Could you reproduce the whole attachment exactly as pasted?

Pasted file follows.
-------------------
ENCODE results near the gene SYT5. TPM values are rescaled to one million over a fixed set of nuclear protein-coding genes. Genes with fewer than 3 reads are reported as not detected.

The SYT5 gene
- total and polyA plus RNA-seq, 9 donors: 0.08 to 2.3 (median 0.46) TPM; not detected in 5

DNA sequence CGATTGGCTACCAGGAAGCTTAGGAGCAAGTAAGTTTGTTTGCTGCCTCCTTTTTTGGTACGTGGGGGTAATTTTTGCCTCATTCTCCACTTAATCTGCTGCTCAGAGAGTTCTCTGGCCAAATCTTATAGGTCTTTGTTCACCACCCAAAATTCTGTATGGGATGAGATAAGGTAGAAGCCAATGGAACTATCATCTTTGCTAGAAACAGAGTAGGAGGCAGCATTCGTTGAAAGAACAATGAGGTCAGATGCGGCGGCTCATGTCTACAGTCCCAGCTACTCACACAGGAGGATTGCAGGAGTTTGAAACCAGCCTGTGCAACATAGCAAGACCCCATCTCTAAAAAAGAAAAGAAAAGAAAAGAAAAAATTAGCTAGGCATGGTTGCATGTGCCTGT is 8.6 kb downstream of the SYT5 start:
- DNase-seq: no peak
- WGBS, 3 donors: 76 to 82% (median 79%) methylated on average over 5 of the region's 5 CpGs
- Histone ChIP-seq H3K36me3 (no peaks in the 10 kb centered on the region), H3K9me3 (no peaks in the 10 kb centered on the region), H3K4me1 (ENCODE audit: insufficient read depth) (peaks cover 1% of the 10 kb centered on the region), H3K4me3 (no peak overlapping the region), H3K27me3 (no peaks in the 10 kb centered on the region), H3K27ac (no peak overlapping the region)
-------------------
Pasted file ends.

ENCODE results near the gene SYT5. TPM values are rescaled to one million over a fixed set of nuclear protein-coding genes. Genes with fewer than 3 reads are reported as not detected.

The SYT5 gene
- total and polyA plus RNA-seq, 9 donors: 0.08 to 2.3 (median 0.46) TPM; not detected in 5

DNA sequence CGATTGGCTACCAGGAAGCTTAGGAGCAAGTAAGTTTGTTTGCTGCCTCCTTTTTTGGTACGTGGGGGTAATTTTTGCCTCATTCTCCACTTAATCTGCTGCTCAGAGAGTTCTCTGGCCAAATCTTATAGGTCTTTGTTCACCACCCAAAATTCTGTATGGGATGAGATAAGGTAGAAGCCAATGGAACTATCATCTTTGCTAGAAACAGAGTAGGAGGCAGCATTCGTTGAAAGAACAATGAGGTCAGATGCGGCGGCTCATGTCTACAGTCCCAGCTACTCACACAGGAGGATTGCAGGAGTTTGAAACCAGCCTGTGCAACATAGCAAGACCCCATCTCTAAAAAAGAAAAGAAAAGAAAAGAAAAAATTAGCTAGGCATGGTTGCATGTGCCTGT is 8.6 kb downstream of the SYT5 start:
- DNase-seq: no peak
- WGBS, 3 donors: 76 to 82% (median 79%) methylated on average over 5 of the region's 5 CpGs
- Histone ChIP-seq H3K36me3 (no peaks in the 10 kb centered on the region), H3K9me3 (no peaks in the 10 kb centered on the region), H3K4me1 (ENCODE audit: insufficient read depth) (peaks cover 1% of the 10 kb centered on the region), H3K4me3 (no peak overlapping the region), H3K27me3 (no peaks in the 10 kb centered on the region), H3K27ac (no peak overlapping the region)